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Shawn Vestal: WSU’s budget crunch likely to hurt students more than highest-paid administrators, faculty

The Bryan Hall clocktower at Washington State University glows at dawn on Sept. 17, 2016. A Pullman police sergeant could face charges in connection with a sexual misconduct allegation by an 18-year-old WSU student. (Tyler Tjomsland / The Spokesman-Review)
The Bryan Hall clocktower at Washington State University glows at dawn on Sept. 17, 2016. A Pullman police sergeant could face charges in connection with a sexual misconduct allegation by an 18-year-old WSU student. (Tyler Tjomsland / The Spokesman-Review)

As Washington State University tries to turn around its financial ship, a couple of faculty members have made a modest proposal: Cut the six-figure salaries at the top of the organization.

They don’t want to cut all the six-figure salaries, mind you. The faculty did not propose, for example, cutting six-figure faculty salaries.

Just the administrative ones.

It’s always somebody else’s salary that needs a trim.

The faculty petition is more rhetorical than practical, intended to focus attention on the fact that administrative positions, salaries and expenses seem always to be spared. It asks President Kirk Schulz to implement a 10 percent pay cut for administrators earning between $100,000 and $199,999; a 20 percent pay cut for administrators earning between $200,000 and $299,999; and a 30 percent pay cut for those earning $300,000 and more.

More than 725 professors, staffers, alumni and students have signed the petition in support at https://sites.google.com/site/financeproposalwsu/.

While that would indeed pare down a lot of six-figure salaries – and while going after administrative bloat in a time of job losses and cuts to student programs would indeed seem an obvious path – it would leave a lot of six-figure salaries untouched.

So one is left to wonder again at a system of priorities in which educators consider it a Swiftian absurdity to cut salaries of $200,000 or more to help offset the consequences of past institutional decisions, but an unavoidable economic reality that students should pay more or get less as a result of those decisions.

This week, the Vice President of Student Affairs, Mary Jo Gonzales, told students that “we are going to do everything we can” to avoid raising fees on students, according to The Daily Evergreen.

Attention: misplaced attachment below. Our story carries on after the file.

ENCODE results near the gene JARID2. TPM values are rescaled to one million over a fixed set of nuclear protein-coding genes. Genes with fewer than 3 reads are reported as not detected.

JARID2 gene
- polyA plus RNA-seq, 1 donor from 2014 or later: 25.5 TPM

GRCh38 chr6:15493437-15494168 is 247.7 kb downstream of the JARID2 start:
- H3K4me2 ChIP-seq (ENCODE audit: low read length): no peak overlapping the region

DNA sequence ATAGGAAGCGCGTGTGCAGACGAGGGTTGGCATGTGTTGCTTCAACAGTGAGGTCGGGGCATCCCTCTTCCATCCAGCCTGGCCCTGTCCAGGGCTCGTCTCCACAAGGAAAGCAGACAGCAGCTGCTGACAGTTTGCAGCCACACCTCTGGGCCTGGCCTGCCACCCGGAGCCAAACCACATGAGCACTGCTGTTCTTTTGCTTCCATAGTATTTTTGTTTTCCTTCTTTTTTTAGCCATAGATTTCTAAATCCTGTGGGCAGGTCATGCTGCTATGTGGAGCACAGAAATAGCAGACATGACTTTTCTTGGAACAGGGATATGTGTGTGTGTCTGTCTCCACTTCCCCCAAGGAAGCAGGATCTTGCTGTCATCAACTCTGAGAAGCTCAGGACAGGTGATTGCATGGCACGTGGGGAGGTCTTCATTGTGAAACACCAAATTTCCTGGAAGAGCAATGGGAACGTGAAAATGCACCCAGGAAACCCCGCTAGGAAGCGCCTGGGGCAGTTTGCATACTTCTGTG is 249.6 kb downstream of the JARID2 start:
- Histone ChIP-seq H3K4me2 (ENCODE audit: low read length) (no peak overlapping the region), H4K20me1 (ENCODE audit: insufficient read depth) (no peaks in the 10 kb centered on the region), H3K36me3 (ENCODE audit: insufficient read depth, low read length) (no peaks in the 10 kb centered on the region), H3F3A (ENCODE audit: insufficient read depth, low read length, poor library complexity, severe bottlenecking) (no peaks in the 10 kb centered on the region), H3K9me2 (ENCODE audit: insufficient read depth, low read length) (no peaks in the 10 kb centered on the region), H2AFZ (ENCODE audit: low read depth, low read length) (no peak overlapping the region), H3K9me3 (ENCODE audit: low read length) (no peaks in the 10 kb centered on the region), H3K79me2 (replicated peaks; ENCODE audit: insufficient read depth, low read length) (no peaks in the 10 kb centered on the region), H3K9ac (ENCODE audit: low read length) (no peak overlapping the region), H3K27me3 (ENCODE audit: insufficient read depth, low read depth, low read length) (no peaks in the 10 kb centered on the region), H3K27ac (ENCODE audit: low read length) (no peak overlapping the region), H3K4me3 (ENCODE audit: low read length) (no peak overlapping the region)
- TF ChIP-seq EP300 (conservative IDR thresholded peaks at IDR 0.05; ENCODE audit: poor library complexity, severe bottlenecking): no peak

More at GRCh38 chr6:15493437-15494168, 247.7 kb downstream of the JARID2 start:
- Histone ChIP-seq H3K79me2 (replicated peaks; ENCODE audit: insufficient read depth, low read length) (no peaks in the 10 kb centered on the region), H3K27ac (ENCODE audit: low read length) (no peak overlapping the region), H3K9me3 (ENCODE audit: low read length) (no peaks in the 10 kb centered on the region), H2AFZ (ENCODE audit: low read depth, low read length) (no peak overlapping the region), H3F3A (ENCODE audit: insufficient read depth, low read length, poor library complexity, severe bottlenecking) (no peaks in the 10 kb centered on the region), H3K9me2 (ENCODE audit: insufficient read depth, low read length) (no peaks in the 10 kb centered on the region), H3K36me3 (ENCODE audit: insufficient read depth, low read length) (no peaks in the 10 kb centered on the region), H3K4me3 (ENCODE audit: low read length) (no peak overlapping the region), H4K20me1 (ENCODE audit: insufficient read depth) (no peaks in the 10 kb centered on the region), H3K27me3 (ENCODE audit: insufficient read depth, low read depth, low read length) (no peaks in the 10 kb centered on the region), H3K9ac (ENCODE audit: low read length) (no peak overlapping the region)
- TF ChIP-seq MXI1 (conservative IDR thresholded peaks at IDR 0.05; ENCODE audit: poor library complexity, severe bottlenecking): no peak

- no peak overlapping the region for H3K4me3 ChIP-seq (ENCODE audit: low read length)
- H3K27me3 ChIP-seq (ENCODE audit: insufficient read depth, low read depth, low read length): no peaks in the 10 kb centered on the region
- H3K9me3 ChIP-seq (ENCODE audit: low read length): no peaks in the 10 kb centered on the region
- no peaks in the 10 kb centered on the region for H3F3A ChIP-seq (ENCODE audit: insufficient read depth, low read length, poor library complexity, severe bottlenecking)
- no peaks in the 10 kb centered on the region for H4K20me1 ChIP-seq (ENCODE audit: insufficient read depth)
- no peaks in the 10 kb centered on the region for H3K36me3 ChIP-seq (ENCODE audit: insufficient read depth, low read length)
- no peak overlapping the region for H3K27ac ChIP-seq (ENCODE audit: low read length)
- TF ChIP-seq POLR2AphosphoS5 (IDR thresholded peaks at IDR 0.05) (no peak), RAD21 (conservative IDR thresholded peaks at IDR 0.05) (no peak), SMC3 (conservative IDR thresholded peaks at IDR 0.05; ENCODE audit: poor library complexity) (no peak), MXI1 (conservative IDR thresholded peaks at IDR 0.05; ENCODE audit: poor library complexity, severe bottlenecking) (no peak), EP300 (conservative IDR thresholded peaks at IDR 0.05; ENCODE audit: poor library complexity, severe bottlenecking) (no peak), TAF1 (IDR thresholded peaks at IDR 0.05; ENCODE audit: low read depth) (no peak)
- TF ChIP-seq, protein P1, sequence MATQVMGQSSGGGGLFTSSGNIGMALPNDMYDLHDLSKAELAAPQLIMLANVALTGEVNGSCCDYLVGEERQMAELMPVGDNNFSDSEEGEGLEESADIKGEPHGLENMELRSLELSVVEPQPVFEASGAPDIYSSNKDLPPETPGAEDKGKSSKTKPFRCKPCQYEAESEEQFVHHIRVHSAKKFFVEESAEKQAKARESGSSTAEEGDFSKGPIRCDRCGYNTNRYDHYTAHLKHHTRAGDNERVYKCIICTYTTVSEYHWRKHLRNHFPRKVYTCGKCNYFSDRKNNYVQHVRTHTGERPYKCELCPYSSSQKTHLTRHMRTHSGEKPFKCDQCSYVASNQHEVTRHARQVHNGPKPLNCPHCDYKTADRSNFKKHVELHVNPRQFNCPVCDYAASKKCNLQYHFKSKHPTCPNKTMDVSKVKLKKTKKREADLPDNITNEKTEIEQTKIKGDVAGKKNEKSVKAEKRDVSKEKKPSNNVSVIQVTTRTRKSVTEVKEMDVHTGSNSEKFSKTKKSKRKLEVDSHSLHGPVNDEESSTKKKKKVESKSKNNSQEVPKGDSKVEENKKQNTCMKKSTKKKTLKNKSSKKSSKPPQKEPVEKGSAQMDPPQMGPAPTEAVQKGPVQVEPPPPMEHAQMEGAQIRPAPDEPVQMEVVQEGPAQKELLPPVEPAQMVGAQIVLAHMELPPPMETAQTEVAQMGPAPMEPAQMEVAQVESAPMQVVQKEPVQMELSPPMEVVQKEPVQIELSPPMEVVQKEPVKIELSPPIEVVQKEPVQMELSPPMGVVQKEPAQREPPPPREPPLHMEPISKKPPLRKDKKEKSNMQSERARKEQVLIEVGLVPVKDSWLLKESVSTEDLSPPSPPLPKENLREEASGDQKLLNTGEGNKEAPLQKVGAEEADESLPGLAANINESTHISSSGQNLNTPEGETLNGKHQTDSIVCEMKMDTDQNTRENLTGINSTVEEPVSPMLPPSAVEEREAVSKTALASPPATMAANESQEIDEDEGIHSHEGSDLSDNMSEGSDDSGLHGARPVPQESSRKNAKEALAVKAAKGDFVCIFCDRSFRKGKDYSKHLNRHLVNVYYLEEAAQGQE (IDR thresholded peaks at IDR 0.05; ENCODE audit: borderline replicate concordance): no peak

Whatever that “everything” amounts to, we can safely predict it will be less than the “everything” – an entire hierarchy and history of priorities – that go toward not cutting salaries in the $200,000-and-Up Club.

Schulz has asked each university department to find its own savings of 2.5 percent each year for the next three years, amounting to $10 million a year. One college has cut the stipends it pays graduate students. The Performing Arts Program has been eliminated. Job cuts are coming, and unfilled positions will be left open.

Phil Weiler, vice president of marketing and communication at WSU, said the wholesale cutting of salaries such as that proposed by the faculty members is the kind of action a university might be forced to take in a dire budget emergency. The current plan is intended to be a more gradual effort to change directions and start rebuilding reserves, which have been spent down in the past several years.

Weiler said Schulz wanted to take a thoughtful approach that allowed each department to identify the least-painful ways to save 2.5 percent.

He also noted that – regarding the question of administration salaries – vice presidents did not take the small salary increase the Legislature granted to university employees in the last budget. At 1 percent a year for two years, those foregone raises are in the ballpark of the percentage cuts being made universitywide.

Weiler also said WSU’s spending over the past several years has been targeted toward important investments with widespread benefits to the state, such as Spokane’s new medical school and a new campus in Everett.

All fair points. But for students who might pay more in fees, or lose part of the rent money, or bid goodbye to their retention counselor, it may seem as though WSU could take a little more off the top – and they might not worry all that much about whether it’s from faculty or administrative paychecks.

Among the 140 people paid more than $200,000 to work at WSU, after all, only half are administrators. Of the 36 who make more than $300,000, 21 are administrators, according to the faculty proposal and based on state salary information.

The professors estimate that the cuts for just those at $200,000 and above could save $4.7 million – nearly half the amount WSU is trying to save each year.

In other words, if everyone in the $200,000-Plus Club was included, those cuts might get WSU almost all the way there.


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